One of my students speaks good English, has a great sense of humor, and is fun to talk to, so I know there is innate comprehension of grammar and syntax, but this student is very uncertain about parts of speech, comma use, clauses, and the like. I am trying to figure out how to make up for the fact that in 16 or more years of school the basic building blocks of language were not effectively taught. This student trusts me and likes me, and has said I have already made writing less onerous than it used to be. The first thing I did was assign some free writing, and talk a bit about voice, economy of words, and matters of style and process. At this point, the student needs an understanding of basic grammar concepts and terms,  so I will start including giving short grammar lessons and drills.

I have been looking for worksheets that are suitable for an adult learner. I found an internet site directed at home schoolers that has a lot of free worksheets, including several on comma usage, a weak spot for several of my students. The exercises look pretty good, but some of the answers are wrong! Now that I’ve been studying all the rules for comma usage, I can even explain what’s wrong with them in terms that go beyond, “It just doesn’t look right to me.” But, Oh, the internet; the mother of all buyer-beware situations! (As I understand it, in order to home school children, the parent/teacher has to use a standard, recognized curriculum. I hope that’s true. And I hope the folks who wrote these worksheets don’t also write home school curricula.)

The main thing is for me to be positive and encouraging. I am a coach, not a taskmaster. That comes naturally to me. The best parenting advice I ever got was, “You can’t build on weakness, only on strength.” This is as true for teaching as it is for parenting. All of my students, including the foreign student, speak good English. If they can talk, they can write, but only if they don’t get too freaked out to try, and if they don’t give up in frustration. My job is to work my way out of a job. To do this, I have to let them do the thinking, and the work.

Many students think that to get a good grade on a paper they have find out how the teacher expects them to sound, and parrot that. They also think a paper should use a lot of big words and long sentences. This can cause some big problems. One student was relieved to learn that academic writing should be simple, direct, and clear. This helped her relax, and find her own voice. Another student was relieved to learn that I have a hard time keeping up with all the reading and writing for my courses. Since I am convinced that the main difference between a good paper and an inadequate one is time on task, I’ve told them all how long it takes me to write a paper. (About two hours per page, after I’ve done all the research and note-taking.) I could do it in less, but it wouldn’t be as good.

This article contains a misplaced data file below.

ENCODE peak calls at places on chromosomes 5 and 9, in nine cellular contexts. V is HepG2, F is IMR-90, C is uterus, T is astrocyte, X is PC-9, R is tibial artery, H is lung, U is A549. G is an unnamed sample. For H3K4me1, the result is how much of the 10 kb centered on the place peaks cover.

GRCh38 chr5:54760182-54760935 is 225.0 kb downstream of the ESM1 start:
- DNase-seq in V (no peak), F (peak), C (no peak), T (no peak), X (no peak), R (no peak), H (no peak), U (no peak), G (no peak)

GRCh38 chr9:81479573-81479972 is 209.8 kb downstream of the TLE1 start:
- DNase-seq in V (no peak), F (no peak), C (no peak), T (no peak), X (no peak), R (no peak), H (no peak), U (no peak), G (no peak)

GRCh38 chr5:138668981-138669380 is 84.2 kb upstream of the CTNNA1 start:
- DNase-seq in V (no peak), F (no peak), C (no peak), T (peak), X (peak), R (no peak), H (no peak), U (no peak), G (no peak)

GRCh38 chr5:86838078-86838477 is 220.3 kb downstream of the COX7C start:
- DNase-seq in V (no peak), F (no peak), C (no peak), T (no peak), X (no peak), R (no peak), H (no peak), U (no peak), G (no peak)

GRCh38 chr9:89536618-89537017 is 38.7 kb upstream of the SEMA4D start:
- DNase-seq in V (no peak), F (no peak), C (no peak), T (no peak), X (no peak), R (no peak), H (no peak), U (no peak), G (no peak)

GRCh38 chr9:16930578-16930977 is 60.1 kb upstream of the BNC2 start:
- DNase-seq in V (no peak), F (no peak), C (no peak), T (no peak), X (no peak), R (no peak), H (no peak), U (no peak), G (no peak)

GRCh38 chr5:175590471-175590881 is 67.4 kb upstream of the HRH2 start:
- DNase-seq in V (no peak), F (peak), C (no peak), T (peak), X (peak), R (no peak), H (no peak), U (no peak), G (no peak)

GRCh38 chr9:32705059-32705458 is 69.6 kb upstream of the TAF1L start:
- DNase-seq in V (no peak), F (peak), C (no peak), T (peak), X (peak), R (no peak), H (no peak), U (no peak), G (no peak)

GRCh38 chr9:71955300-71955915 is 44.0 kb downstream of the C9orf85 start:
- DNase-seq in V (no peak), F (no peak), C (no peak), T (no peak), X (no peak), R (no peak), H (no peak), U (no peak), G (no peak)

There’s a lot of discussion in the English composition world about whether writing is a “product” or a “process.” I think it’s both, but another bit of advice for my students is that we rarely know where we’re going to end up, or exactly what we’re going to say, when we start writing. Writing is a way to learn what we know and what we think. Sometimes I start off with one thesis, but the paper that emerges is based on an entirely different idea. For example, last spring I wrote a paper about the Woman at the Well, and to my great surprise I found a strong message about the Holy Trinity. If I had not done the research, and written that paper, I don’t know if I ever would have seen that.

Some students have trouble reaching the required number of words for an assignment. I always have the opposite problem. There was one professor last year whose word limits were extremely spartan. My first draft of the final paper for her class was a full 50% longer than she allowed. Having to cut that many words was a great experience for me. The paper that finally emerged was lean, taut, and pointed. It’s among the best things I’ve ever written (although she did say, correctly, that it needed more of a conclusion. After slashing that much text, through several rounds of cutting, I decided to let the main body of the paper carry the weight of what I had to say.) Someone famous, I forget who, said that to write well you have to “murder your darlings.” We have to be ruthless with our pet phrases, our cliches, and our little words that take up space without adding any weight. I don’t do much of that on this blog, but if I ever write a book I know I’ll have to get out the red pen.

posted by Amy on May 24

I handed in my last take-home final on Thursday, May 14 at 5 p.m. As expected, the last three weeks of school were extremely intense. Yet, once it was finally over, I felt let down. It seemed strange not to have any externally-imposed deadlines. I should have been happy, but instead I felt disoriented and disconnected, and I was depressed for a few days. Of course, I was exhausted, mentally and physically. In the last 10 days I’ve been sleeping a lot, and reading novels, and watching movies. I’m starting to get re-oriented.

My strategy for handling the work for six classes had been to keep plugging relentlessly, all semester. I was always behind on reading, and I tended to use a “just in time” strategy for tests and papers. I didn’t even have assignments “docketed” until after Easter. Then I sat down with the syllabus for each course, and wrote a list of what was due, and when. Or so I thought. On May 4, at 5:15 p.m., I was almost done with the reading for the second half of the Holistic Ministry class when I got online to check the point value for the “reading log” that was due at 6:30. There were “sample book reviews” posted on Blackboard. I wondered why. Then I checked the syllabus, and saw that a two-page review of any one of the books for the class was also due that day at 6:30. That was not on my “master list,” and it had completely slipped my mind. I grabbed a book from the stack, wrote up a review, and got to class on time.